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Impact of high-protein diets with either moderate or low carbohydrate on weight loss, body composition, blood pressure and glucose tolerance in rats.
Br J Nutr. 2007 Jun; 97(6):1099-108.BJ

Abstract

One approach to achieve weight loss and decrease both obesity and associated morbidities involves high-protein, low-carbohydrate (HPLC) diets. This study compares the impact on metabolic health of HPLC and high-protein, medium-carbohydrate (HPMC) diets offered to diet-induced obese (DIO) rats. Weanling male rats were fed either a 37 % fat diet (n 48) or stock pellets (n 12) for 22 weeks. Rats fed the 37 % fat diet accumulated more body fat (26.6 versus 14.8 % body weight, P < 0.001) compared with those on stock diet. The DIO rats had higher systolic blood pressure (+6.6 mmHg, P = 0.002), fasting insulin (+63 % P = 0.006) and areas under the glucose (+21 %, P < 0.001) and insulin (+81 %, P < 0.001) curves following an oral glucose tolerance test. DIO rats were then separated into four groups and offered for 8 weeks either: (1) the 37 % fat diet; (2) an HPLC or (3) HPMC diet; or (4) fed the 37 % fat diet to the intake of the HPMC group. Rats offered the 37 % fat or HPLC diets gained while those on HPMC lost body fat. Blood pressure was not altered by the dietary switch. Both HPLC and HPMC rats had lowered fasting insulin (P = 0.027) and improved homeostatic assessment (HOMA; P = 0.011) that was not different from those of stock animals. These improvements occurred despite differences in fat gain, and indicate that both weight loss and macronutrient intake can impact favourably on obesity-associated morbidities.

Authors+Show Affiliations

Obesity and Metabolic Health Division, Rowett Research Institute, Bucksburn, Aberdeen AB21 9SB, UK. g.lobley@rowett.ac.ukNo affiliation info availableNo affiliation info availableNo affiliation info availableNo affiliation info available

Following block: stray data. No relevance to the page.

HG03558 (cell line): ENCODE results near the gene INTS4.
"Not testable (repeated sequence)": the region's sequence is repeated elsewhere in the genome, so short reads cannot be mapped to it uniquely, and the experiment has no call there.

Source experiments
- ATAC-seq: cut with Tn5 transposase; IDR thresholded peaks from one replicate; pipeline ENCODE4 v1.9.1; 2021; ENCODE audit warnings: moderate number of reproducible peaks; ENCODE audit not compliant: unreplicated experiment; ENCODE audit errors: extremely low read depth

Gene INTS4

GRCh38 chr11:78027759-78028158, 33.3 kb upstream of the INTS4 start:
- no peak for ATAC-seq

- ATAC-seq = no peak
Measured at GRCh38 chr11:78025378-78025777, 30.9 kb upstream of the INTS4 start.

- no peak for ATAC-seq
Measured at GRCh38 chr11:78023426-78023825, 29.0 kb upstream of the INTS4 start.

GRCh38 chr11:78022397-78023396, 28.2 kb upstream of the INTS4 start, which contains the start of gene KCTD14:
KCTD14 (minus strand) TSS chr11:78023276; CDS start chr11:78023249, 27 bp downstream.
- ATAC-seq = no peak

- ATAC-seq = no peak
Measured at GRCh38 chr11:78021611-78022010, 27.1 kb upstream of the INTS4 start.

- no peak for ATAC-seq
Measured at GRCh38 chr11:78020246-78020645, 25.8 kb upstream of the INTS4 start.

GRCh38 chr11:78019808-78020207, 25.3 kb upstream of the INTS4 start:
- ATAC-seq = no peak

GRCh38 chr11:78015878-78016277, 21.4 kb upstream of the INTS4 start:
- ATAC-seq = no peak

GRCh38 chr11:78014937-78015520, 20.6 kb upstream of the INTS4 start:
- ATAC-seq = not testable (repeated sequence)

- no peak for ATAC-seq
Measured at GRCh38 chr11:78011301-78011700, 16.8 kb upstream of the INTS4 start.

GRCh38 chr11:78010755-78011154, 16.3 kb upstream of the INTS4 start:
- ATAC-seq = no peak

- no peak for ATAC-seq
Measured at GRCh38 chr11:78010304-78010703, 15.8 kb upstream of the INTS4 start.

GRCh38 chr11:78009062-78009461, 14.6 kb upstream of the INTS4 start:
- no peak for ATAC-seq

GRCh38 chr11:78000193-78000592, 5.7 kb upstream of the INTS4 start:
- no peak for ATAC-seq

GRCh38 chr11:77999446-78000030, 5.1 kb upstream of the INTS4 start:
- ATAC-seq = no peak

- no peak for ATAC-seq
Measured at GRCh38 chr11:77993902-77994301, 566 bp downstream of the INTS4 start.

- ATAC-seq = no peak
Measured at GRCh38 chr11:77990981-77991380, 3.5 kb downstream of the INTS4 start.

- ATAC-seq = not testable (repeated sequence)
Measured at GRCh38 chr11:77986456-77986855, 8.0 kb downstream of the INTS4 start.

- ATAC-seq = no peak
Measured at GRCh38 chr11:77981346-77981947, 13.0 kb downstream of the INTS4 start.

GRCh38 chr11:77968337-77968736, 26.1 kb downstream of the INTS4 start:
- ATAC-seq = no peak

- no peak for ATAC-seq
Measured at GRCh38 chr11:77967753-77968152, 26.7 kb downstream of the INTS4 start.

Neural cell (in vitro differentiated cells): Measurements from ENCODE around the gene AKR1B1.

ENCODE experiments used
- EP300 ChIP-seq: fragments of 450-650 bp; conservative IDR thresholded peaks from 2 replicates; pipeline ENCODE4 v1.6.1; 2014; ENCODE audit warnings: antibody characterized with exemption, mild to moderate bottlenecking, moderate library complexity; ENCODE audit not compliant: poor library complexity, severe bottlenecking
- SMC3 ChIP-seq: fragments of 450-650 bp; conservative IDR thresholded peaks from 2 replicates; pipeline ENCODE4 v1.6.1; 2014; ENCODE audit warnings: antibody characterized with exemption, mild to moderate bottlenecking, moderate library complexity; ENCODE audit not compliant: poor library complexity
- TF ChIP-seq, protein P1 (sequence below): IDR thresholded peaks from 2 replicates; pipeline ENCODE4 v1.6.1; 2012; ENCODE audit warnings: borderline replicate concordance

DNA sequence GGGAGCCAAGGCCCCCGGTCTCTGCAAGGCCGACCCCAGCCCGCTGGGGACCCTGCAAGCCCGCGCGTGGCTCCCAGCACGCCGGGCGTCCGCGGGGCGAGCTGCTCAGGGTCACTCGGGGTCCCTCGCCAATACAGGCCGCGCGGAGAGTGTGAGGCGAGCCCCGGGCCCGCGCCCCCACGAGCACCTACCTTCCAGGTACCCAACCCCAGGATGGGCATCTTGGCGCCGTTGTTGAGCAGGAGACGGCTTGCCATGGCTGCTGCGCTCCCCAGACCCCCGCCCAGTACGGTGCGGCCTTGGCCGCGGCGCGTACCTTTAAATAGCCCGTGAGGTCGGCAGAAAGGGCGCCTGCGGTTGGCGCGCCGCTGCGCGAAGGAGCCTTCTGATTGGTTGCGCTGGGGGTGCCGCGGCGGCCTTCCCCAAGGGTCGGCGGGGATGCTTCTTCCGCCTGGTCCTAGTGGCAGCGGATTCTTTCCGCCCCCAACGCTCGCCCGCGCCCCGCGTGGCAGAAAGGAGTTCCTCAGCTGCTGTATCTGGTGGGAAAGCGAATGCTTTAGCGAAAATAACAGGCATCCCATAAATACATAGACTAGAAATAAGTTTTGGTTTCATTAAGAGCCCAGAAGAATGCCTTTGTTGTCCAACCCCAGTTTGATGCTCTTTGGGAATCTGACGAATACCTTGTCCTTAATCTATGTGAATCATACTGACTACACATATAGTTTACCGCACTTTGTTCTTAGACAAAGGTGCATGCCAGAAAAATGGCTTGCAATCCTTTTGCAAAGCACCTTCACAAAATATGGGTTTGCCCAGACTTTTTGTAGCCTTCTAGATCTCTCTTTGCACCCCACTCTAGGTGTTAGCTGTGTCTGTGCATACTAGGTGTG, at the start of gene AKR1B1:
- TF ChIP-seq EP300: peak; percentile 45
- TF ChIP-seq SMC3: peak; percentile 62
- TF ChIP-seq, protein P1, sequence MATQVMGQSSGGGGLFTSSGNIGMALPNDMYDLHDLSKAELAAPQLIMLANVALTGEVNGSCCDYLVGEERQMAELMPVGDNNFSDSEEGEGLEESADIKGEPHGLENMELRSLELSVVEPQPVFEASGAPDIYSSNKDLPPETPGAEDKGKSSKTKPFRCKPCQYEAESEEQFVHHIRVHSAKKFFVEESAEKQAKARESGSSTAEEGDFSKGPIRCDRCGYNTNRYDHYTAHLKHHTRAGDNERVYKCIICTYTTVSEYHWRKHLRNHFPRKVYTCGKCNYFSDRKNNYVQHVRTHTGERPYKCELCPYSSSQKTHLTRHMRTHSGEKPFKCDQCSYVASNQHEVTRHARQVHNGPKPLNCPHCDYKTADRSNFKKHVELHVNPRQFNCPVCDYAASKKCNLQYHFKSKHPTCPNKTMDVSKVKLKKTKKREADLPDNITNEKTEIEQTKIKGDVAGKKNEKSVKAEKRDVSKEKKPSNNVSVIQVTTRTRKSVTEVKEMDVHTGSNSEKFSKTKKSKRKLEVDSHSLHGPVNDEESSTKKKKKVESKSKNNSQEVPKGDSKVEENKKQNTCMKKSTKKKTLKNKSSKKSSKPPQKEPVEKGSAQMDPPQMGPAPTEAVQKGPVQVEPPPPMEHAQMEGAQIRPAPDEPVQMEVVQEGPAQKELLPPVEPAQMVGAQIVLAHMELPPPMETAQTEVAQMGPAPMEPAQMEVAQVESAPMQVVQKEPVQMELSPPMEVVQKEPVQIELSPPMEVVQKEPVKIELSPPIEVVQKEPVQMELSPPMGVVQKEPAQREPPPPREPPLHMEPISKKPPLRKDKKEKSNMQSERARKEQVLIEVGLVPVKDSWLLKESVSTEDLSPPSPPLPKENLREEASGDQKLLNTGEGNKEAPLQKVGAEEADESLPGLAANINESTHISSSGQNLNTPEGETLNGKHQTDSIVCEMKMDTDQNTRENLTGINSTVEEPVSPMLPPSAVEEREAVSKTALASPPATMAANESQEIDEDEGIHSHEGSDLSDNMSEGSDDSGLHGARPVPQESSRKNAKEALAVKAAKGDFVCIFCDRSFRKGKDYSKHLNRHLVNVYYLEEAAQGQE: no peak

Pub Type(s)

Journal Article
Research Support, Non-U.S. Gov't

Language

eng

PubMed ID

17397561

Citation

Lobley, Gerald E., et al. "Impact of High-protein Diets With Either Moderate or Low Carbohydrate On Weight Loss, Body Composition, Blood Pressure and Glucose Tolerance in Rats." The British Journal of Nutrition, vol. 97, no. 6, 2007, pp. 1099-108.
Lobley GE, Bremner DM, Holtrop G, et al. Impact of high-protein diets with either moderate or low carbohydrate on weight loss, body composition, blood pressure and glucose tolerance in rats. Br J Nutr. 2007;97(6):1099-108.
Lobley, G. E., Bremner, D. M., Holtrop, G., Johnstone, A. M., & Maloney, C. (2007). Impact of high-protein diets with either moderate or low carbohydrate on weight loss, body composition, blood pressure and glucose tolerance in rats. The British Journal of Nutrition, 97(6), 1099-108.
Lobley GE, et al. Impact of High-protein Diets With Either Moderate or Low Carbohydrate On Weight Loss, Body Composition, Blood Pressure and Glucose Tolerance in Rats. Br J Nutr. 2007;97(6):1099-108. PubMed PMID: 17397561.
* Article titles in AMA citation format should be in sentence-case
TY - JOUR T1 - Impact of high-protein diets with either moderate or low carbohydrate on weight loss, body composition, blood pressure and glucose tolerance in rats. AU - Lobley,Gerald E, AU - Bremner,David M, AU - Holtrop,Grietje, AU - Johnstone,Alexandra M, AU - Maloney,Christopher, Y1 - 2007/03/30/ PY - 2007/4/3/pubmed PY - 2007/7/17/medline PY - 2007/4/3/entrez SP - 1099 EP - 108 JF - The British journal of nutrition JO - Br J Nutr VL - 97 IS - 6 N2 - One approach to achieve weight loss and decrease both obesity and associated morbidities involves high-protein, low-carbohydrate (HPLC) diets. This study compares the impact on metabolic health of HPLC and high-protein, medium-carbohydrate (HPMC) diets offered to diet-induced obese (DIO) rats. Weanling male rats were fed either a 37 % fat diet (n 48) or stock pellets (n 12) for 22 weeks. Rats fed the 37 % fat diet accumulated more body fat (26.6 versus 14.8 % body weight, P < 0.001) compared with those on stock diet. The DIO rats had higher systolic blood pressure (+6.6 mmHg, P = 0.002), fasting insulin (+63 % P = 0.006) and areas under the glucose (+21 %, P < 0.001) and insulin (+81 %, P < 0.001) curves following an oral glucose tolerance test. DIO rats were then separated into four groups and offered for 8 weeks either: (1) the 37 % fat diet; (2) an HPLC or (3) HPMC diet; or (4) fed the 37 % fat diet to the intake of the HPMC group. Rats offered the 37 % fat or HPLC diets gained while those on HPMC lost body fat. Blood pressure was not altered by the dietary switch. Both HPLC and HPMC rats had lowered fasting insulin (P = 0.027) and improved homeostatic assessment (HOMA; P = 0.011) that was not different from those of stock animals. These improvements occurred despite differences in fat gain, and indicate that both weight loss and macronutrient intake can impact favourably on obesity-associated morbidities. SN - 0007-1145 UR - https://www.unboundmedicine.com/medline/citation/17397561/Impact_of_high_protein_diets_with_either_moderate_or_low_carbohydrate_on_weight_loss_body_composition_blood_pressure_and_glucose_tolerance_in_rats_ L2 - https://www.cambridge.org/core/product/identifier/S0007114507691934/type/journal_article DB - PRIME DP - Unbound Medicine ER -